If you have photographs or articles you wish to contribute to Defence of the Realm than you can email them to defencerealmyt@gmail.com. If successful you will of course be given full credit for your contribution and can even promote your own website/blog/social media account.

 

Scottish Aviation Jetstream T.1 XX499 at Brooklands Museum

A collection of pictures of Scottish Aviation Jetstream T.1 XX499 on display at the Brooklands Museum in Surrey.

All photos were taken on April 5th 2016
Photos: Tony Wilkins


The Jetstream was originally conceived by the Handley Page company but in 1970 the company went bankrupt. Production continued however thanks to a consortium being formed out of companies that had been subcontracted to build parts for the Jetstream before Handley Page went bankrupt. Chiefly among these were Scottish Aviation who received an order for 26 Jetstream 201s from the RAF where they were designated Jetstream T.1 (the ‘T’ indicating its training role).

XX499 was delivered to the RAF in 1976 for use as a multi-engine trainer. It was withdrawn and delivered to Brooklands in 2008.

For more images of British military equipment and museums please visit the Galleries section or follow Defence of the Realm on Instagram

If you have photographs or articles you wish to contribute to Defence of the Realm than you can email them to defencerealmyt@gmail.com. If successful you will of course be given full credit for your contribution and can even promote your own website/blog/social media account.

NEWS: Watchkeeper drone cleared to fly in civil airspace

Watchkeeper British Army drone UAVUK defence firm Thales recently flew its Watchkeeper Unmanned Aerial Vehicle (UAV) in civil airspace for the first time having been granted clearance from the British Civil Aviation Authority (CAA). The drone took off from West Wales Airport on a three-and-a-half-hour flight of which around one hour was through civilian airspace with the craft being managed by air traffic controllers on the ground. This is the first time a UAV has been flown in non-segregated airspace along with commercial aircraft in the UK.

The test run has been hailed as a success with operators saying it brings the UK one step closer to using unmanned aircraft for various applications including border security and search and rescue roles. Thales believes this first foray into civilian airspace will lay the foundations for developing the required operational and regulatory conditions to allow widespread use of UAVs in UK air space.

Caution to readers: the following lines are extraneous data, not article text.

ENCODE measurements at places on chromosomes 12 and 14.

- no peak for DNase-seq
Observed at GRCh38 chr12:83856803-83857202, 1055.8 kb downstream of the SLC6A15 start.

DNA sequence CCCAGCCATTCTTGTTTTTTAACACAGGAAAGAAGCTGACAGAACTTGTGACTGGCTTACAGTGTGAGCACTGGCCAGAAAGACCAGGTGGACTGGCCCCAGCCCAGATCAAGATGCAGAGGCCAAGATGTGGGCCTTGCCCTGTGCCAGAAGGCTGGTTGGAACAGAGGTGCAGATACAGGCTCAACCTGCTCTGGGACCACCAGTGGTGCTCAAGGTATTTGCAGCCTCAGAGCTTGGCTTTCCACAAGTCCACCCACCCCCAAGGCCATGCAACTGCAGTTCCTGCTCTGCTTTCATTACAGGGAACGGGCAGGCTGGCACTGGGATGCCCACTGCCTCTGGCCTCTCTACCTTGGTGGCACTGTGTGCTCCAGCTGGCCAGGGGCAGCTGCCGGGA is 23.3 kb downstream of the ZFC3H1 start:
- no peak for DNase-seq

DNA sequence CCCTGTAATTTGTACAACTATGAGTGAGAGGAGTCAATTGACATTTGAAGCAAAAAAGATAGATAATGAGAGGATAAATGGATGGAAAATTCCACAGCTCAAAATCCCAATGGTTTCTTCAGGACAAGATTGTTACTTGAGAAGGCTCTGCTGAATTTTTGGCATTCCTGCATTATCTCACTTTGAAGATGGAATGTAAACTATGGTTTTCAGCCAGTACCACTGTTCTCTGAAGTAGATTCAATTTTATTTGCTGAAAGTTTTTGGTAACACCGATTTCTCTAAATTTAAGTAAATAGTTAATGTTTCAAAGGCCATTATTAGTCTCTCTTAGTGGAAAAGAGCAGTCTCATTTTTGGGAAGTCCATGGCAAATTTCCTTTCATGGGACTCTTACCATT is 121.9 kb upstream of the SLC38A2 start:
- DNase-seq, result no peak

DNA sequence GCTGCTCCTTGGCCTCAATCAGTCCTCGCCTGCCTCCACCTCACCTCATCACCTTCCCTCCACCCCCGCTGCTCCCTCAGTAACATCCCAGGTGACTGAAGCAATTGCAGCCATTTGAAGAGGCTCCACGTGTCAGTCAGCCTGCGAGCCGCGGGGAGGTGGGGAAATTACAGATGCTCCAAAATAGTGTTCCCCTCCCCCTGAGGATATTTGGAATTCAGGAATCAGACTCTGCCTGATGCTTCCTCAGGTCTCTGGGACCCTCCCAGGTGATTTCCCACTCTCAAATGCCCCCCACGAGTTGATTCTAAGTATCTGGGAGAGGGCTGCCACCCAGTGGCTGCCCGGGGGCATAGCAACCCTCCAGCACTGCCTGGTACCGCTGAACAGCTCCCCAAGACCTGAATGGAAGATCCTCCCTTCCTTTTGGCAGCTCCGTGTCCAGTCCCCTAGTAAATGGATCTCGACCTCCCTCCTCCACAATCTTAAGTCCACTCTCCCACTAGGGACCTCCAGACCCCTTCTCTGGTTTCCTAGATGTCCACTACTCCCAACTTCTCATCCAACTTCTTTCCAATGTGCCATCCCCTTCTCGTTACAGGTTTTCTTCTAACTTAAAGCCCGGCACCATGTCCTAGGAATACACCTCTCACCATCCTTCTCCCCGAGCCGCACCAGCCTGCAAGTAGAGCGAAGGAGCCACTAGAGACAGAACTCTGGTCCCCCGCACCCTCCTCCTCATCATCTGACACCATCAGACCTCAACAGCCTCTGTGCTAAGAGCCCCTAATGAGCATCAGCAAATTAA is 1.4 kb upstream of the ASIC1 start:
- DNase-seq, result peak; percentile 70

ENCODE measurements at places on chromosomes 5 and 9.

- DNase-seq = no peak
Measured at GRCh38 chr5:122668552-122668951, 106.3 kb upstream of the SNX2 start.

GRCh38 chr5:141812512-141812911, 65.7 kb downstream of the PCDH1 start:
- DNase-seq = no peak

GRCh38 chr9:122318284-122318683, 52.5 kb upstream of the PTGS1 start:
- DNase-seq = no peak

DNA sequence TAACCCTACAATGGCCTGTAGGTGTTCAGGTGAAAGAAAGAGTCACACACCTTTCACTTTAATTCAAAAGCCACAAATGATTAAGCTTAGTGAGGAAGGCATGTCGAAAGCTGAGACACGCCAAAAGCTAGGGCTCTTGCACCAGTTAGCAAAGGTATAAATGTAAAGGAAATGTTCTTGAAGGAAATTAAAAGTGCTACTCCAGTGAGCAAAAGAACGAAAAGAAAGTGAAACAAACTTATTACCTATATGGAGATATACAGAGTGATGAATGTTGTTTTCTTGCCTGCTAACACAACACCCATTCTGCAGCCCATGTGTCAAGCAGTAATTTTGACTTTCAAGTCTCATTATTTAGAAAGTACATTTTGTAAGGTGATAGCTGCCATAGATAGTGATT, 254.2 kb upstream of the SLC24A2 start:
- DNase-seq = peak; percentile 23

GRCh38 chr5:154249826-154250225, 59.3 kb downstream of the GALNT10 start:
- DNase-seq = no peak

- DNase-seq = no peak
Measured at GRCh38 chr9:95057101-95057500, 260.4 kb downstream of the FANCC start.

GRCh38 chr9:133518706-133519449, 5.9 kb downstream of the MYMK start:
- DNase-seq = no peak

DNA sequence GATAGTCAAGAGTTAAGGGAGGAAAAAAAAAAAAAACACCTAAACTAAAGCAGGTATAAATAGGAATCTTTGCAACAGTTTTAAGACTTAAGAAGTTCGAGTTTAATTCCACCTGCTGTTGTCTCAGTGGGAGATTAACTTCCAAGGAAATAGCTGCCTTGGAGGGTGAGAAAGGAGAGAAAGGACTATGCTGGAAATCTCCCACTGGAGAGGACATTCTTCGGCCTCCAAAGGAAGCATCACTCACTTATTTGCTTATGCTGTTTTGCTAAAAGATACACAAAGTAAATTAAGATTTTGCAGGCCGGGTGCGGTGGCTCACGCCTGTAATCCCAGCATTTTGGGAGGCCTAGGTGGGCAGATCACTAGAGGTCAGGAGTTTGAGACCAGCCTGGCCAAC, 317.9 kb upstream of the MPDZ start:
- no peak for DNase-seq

The flight was good news for the Watchkeeper program which has come under criticism in recent years for being well behind schedule.The drone is based on the Elbit Hermes 450 UAV and in March of last year the Ministry of Defence finally granted Watchkeeper a Release of Service enabling the British Army to commence flight training with the aircraft. However the program has been further delayed by reports that there aren’t enough operators being trained to keep the drone at an operational level although the Army has said it is addressing this problem.

NEWS: Merlin transfer from RAF to Royal Navy completed

Chinook Apache Merlin  (7)The RAF and Royal Navy have officially completed the transfer of the Merlin HC.3/3A troop transport helicopter force following a ceremony held at RAF Benson earlier this week. The last 25 of the RAF’s helicopters operated by No.28 (Army Cooperation) Squadron were handed over to the Royal Navy’s No.845 NAS on the 9th of July. No.28 (Army Cooperation) squadron has now been re-formed as the RAF’s Chinook and Puma operational conversion unit based at RAF Benson but as No.28 (Reserve) Squadron.

The plan to transfer the aircraft came as a result of the 2010 Strategic Defence & Security Review under the coalition government of the Conservative and Liberal Democrat parties and was intended to keep the Royal Navy’s transport helicopter force operational as the Royal Navy’s Commando HC.4s reach the end of their operational lives in March 2016. As part of the transition the Merlins will undergo a £445m upgrade program known as the Merlin Life Sustainment Programme which as well as prolonging the life of the aircraft will also make them more suitable to naval operations and will include features from the naval Merlin HMA.2 such as folding main rotors and tail boom for stowage aboard a carrier.

To make up the shortfall in RAF rotary transport up to 14 new Chinook HC.6 heavylift helicopters are to be acquired.